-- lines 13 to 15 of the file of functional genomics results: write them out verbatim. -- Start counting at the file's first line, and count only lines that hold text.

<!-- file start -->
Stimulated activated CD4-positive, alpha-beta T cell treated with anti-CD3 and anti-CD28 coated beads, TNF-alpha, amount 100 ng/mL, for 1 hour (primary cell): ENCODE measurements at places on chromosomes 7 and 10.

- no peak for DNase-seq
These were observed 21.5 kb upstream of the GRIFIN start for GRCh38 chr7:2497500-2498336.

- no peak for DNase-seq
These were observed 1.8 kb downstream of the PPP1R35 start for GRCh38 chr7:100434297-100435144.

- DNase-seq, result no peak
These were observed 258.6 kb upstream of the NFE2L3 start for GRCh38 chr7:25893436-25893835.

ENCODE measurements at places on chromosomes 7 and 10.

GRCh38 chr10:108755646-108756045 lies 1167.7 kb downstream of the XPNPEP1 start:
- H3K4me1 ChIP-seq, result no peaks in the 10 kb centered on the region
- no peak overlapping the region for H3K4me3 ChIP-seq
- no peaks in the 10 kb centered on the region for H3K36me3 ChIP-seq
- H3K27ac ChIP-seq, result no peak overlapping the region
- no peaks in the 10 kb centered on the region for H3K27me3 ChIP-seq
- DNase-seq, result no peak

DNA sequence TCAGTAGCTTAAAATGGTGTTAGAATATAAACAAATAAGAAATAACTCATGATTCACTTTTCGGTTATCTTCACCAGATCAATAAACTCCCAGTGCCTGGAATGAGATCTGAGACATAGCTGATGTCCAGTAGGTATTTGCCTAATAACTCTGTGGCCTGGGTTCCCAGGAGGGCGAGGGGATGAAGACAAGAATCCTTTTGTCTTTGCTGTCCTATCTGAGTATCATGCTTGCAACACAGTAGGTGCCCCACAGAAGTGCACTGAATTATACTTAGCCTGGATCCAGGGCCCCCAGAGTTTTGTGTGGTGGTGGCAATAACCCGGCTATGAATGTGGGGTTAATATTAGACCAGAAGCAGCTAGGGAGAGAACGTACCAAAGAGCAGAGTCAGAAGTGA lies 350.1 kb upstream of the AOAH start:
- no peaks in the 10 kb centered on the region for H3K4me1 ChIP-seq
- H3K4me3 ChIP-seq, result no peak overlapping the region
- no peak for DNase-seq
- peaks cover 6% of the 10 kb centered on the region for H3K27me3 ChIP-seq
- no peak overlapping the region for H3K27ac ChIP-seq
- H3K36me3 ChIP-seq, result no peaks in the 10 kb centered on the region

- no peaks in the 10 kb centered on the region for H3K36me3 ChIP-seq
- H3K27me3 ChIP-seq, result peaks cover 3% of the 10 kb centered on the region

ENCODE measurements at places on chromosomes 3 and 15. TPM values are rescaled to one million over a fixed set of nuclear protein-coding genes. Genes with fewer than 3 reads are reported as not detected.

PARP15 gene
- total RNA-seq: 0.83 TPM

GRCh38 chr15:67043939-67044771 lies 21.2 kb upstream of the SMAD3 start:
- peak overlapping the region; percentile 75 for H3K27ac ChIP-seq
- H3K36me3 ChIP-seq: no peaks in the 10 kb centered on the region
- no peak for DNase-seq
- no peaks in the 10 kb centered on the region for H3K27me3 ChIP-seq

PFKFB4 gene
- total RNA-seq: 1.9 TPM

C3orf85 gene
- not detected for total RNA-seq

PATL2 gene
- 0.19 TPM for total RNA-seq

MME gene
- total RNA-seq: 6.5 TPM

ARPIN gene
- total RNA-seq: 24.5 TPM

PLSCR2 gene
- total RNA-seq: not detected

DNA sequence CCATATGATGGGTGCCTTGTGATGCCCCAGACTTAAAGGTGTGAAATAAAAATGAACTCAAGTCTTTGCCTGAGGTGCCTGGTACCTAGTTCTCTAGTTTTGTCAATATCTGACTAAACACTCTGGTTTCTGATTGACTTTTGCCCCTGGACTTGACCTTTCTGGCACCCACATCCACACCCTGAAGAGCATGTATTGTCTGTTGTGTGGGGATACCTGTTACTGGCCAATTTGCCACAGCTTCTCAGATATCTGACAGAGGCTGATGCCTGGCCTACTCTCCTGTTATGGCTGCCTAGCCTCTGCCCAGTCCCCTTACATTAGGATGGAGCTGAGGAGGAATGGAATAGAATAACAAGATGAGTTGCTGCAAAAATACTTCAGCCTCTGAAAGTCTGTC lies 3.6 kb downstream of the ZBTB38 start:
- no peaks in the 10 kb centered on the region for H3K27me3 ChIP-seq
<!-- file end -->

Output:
- H3K27ac ChIP-seq, result no peak overlapping the region
- no peaks in the 10 kb centered on the region for H3K27me3 ChIP-seq
- DNase-seq, result no peak